CHILD: Jubal; Adirondack Voices; Shanti.
Boston Modern Orchestra Project/Gil
BMOP Sound 1057 TT: 65:04.
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Not only over my head, but beyond my sight. Born and raised in Britain,
Peter Child has long resided in the United States, mostly in the Boston
area. He studied with Arthur Berger, Jacob Druckman, and Seymour Shifrin,
not to say that he sounds like any of them. Whatever influence they have
had has been a more abstract one, I would say confined to matters of craft.
A student year abroad to South India, however, made a stronger impression
on his music. Nevertheless, he doesn't engage in oriental pastiche but
at the deep level writes based on the structural principles of Karnatic
music. If I hadn't read it, I wouldn't have known.
His music, very well written indeed, contains startling, beautiful sounds,
great rhythmic invention, and a strong sense of argument. It's not especially
dissonant. Fans of Walter Piston or Leonard Bernstein would not be put
off. However, it's the kind of music I hate reviewing the most, since I
make absolutely no emotional connection to it or take interest in it. I
can find nothing especially insightful to say about it -- the curse of
the well-written piece. Your mileage, of course, may vary. Incidentally,
I feel this way about much of Mozart.
The concert overture Jubal refers to the Biblical inventor of the harp
and pipe, "the father of musicians." Take the title with a grain
of salt. Very little here, if anything, specifically designates any of
these things. I consider the score an overture, but Child regards it as
a cross between a one-movement symphony in four major sections and a concerto
for orchestra. To me, "symphony" seems a stretch, but "concerto" points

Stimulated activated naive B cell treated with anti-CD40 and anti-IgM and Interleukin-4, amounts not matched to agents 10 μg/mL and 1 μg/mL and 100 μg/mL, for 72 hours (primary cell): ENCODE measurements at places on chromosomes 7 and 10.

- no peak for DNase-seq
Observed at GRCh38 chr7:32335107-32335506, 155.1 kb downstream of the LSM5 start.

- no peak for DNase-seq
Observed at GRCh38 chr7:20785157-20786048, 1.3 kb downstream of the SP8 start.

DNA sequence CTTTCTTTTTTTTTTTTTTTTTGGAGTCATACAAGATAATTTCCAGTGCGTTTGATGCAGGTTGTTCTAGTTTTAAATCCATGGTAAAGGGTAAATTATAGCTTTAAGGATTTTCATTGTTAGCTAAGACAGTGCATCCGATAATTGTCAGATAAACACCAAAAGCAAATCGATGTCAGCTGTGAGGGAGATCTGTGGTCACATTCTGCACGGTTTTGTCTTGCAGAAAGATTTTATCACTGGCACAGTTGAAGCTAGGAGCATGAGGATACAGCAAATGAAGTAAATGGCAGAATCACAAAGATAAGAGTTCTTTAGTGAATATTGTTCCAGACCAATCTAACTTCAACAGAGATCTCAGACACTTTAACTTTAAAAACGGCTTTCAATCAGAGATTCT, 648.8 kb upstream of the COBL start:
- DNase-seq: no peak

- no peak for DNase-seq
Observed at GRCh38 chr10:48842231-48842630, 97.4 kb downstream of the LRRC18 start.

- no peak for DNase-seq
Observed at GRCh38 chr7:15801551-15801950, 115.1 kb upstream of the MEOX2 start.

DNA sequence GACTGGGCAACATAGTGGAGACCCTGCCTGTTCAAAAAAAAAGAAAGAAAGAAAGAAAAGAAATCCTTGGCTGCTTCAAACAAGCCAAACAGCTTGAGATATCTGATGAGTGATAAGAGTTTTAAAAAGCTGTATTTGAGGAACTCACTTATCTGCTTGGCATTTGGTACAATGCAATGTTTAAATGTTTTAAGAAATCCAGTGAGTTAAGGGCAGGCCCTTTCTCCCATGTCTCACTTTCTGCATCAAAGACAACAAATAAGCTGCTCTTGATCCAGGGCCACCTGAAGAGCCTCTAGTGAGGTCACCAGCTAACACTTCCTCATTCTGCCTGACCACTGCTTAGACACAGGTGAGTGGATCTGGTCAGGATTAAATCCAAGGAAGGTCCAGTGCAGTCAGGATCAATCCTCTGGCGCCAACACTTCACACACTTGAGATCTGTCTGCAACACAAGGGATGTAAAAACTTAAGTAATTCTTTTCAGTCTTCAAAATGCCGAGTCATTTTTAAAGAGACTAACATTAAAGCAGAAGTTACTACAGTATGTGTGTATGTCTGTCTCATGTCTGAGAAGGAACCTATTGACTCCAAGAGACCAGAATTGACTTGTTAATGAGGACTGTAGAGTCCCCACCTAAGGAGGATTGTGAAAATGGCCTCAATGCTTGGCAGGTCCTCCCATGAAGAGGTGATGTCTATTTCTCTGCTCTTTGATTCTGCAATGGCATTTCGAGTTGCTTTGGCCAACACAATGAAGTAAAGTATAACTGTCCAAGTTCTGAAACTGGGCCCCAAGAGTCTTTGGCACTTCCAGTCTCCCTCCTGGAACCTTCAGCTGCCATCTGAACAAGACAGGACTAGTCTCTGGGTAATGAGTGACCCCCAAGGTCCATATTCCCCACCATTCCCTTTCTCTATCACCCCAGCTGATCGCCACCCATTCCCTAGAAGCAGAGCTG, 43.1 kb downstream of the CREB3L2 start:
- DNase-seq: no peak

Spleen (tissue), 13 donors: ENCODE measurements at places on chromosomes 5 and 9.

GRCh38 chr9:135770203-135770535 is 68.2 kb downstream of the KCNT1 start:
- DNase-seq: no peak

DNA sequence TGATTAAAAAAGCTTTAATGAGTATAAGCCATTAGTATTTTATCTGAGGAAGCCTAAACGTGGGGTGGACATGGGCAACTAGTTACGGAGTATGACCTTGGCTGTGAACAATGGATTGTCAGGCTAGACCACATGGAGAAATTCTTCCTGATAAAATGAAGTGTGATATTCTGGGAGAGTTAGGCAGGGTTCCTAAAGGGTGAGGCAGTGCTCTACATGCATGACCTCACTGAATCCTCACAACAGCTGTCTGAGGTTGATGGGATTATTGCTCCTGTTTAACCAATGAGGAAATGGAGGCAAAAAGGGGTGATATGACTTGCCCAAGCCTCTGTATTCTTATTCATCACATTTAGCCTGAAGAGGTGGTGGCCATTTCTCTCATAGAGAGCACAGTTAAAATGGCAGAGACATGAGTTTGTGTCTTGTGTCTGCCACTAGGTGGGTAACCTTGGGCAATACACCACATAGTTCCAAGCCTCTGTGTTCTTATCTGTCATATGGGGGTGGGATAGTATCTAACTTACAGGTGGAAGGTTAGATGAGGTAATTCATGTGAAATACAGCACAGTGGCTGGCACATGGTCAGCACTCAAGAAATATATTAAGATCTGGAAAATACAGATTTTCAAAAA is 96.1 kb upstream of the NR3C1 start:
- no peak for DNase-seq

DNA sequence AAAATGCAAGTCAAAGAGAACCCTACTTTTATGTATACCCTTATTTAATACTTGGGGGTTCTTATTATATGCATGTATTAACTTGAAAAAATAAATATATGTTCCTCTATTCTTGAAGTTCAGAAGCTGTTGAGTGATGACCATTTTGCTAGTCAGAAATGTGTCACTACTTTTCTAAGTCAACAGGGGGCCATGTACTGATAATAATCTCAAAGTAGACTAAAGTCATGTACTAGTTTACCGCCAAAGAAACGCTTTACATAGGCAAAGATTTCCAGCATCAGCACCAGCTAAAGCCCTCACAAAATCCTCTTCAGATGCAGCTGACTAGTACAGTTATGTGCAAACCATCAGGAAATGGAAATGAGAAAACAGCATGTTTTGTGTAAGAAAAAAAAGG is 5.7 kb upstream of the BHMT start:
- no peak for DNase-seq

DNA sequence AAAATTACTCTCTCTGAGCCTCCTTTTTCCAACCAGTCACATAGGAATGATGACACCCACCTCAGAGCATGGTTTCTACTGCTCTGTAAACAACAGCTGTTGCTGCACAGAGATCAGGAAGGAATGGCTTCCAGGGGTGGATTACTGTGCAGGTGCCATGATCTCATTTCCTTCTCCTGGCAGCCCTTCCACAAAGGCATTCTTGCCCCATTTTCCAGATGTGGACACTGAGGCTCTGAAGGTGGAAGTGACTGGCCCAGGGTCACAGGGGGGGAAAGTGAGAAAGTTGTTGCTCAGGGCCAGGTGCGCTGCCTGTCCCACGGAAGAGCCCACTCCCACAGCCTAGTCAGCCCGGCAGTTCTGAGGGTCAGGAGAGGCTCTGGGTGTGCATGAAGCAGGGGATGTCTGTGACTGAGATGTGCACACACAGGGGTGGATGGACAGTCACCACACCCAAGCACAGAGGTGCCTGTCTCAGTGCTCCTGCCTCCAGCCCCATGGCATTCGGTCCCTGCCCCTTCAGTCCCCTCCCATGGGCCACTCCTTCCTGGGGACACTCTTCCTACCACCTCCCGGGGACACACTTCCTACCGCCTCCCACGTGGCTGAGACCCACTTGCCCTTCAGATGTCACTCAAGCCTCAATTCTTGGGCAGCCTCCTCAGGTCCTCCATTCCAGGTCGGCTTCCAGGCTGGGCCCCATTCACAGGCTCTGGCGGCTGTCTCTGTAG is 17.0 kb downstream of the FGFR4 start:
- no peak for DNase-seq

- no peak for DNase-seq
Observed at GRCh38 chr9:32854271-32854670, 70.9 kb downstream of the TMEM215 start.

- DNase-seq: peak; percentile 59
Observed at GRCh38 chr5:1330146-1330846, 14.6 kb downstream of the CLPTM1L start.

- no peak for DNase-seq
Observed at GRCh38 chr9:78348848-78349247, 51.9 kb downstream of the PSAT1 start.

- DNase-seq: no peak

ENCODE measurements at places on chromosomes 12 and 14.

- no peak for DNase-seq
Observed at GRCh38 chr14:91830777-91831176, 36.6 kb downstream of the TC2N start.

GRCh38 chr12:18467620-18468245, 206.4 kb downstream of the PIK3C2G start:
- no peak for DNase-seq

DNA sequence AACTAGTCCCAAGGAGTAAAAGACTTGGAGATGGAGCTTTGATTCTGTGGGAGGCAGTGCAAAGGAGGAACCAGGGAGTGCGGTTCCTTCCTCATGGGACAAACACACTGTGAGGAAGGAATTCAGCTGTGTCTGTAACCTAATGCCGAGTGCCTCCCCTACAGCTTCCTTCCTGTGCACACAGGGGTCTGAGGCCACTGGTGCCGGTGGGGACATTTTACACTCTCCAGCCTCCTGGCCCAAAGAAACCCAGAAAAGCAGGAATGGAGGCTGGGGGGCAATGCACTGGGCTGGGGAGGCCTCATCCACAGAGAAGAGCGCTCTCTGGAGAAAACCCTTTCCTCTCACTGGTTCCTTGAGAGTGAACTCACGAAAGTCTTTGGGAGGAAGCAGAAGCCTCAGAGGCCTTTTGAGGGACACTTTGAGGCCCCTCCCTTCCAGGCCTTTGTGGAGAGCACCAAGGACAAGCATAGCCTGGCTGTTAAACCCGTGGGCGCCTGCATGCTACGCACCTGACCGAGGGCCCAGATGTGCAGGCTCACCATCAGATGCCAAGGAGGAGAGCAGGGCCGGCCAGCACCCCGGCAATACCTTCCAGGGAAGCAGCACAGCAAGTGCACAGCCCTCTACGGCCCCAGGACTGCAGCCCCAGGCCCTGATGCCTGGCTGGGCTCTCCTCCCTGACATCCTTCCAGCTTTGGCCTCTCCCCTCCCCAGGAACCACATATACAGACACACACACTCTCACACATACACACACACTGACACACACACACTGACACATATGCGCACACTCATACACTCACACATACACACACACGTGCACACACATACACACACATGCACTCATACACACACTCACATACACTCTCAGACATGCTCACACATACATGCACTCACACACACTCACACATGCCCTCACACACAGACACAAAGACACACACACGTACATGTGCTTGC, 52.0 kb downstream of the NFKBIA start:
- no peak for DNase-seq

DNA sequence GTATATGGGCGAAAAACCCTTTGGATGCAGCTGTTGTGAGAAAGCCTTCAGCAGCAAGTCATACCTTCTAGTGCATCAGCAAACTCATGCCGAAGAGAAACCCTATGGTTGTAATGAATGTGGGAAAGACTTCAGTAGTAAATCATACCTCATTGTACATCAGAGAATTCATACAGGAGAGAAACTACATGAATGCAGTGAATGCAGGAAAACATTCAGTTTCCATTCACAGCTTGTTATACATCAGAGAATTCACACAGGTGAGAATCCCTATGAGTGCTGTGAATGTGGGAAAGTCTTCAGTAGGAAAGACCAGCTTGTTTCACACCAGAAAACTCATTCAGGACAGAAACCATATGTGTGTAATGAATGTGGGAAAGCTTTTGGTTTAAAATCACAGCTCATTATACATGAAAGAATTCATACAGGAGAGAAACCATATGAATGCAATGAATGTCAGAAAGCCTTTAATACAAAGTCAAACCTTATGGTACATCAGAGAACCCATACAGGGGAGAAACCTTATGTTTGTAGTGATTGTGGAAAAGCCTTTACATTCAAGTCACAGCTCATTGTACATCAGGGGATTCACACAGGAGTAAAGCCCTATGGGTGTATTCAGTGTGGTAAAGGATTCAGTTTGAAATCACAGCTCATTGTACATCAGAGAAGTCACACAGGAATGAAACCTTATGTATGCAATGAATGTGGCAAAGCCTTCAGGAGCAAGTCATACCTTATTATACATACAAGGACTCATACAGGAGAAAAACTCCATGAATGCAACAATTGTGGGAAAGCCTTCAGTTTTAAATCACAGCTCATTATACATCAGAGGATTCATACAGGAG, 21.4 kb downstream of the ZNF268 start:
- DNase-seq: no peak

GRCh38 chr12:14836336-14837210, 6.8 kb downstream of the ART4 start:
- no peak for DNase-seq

to the virtuosity required from orchestra. The major sections run fast-slow-fast-slow.
The first movement is a headlong rush of about a minute-and-a-half of "barbaric
yawps" over a pulsating motor, the second a sprightly, ambling intermezzo,
the third a scherzo that begins fugally, and the fourth -- the most remarkable
section of the work -- a slow dismantling of major ideas in the score.
The ideas seem forged from the same harmonic sound-world -- tonal, but
neither major nor minor, and within some exotic mode. Perhaps this may
be based on an Indian scale.
Adirondack Voices, commissioned by the Albany Symphony Orchestra, uses
three folk-tunes from upstate New State (one tune per movement) and seems
the least remarkable, despite its attractiveness, of the pieces on the
program. Vaughan Williams, Holst, Grainger, and Delius arrangements project
their strong artistic profiles. Child produces a score which, in spite
of some neat touches (I think especially of the introduction to the second
movement), seems fairly anonymous -- again, well-written but of transient
in my memory.
Shanti steps forward as the major work on the program, both in length and
ambition. Child conceives it around basic ragas and aesthetic principles
of South Indian music, particularly the general emotional content of these
ragas. I know so little about his models, I'm barely familiar with the
terms, so don't expect any deep insights from me. I can describe only how
the music affects me. I don't particularly "get" the emotions
designated in the score, but that's true of me and just about every "aesthetics
of emotion" or even synesthesia theory I've encountered. I'm hopelessly
stuck in the Western major-minor, happy-sad dichotomy. Again, the craft
comes first to notice. The musical variety and the freshness of sound and
expression also impress. Each of its eight short sections engages in some
sort of rhetorical drama. Yet once again, I fail to connect to it. I could
describe each section in detail, but it's better if you hear it for yourself.
Certainly Child has nothing to complain about from Gil Rose and the orchestra.
They play wonderfully, with commitment to these scores, and the sound is
superb. In general, the Boston Modern Orchestra Project has produced a
very distinguished series indeed, with care not only for the choosing and
performance of scores, but for such aspects as graphic design of the jackets
and the well-written program notes. This is one of the few discs they've
come up with that completely passed me by.
S.G.S. (November 2019)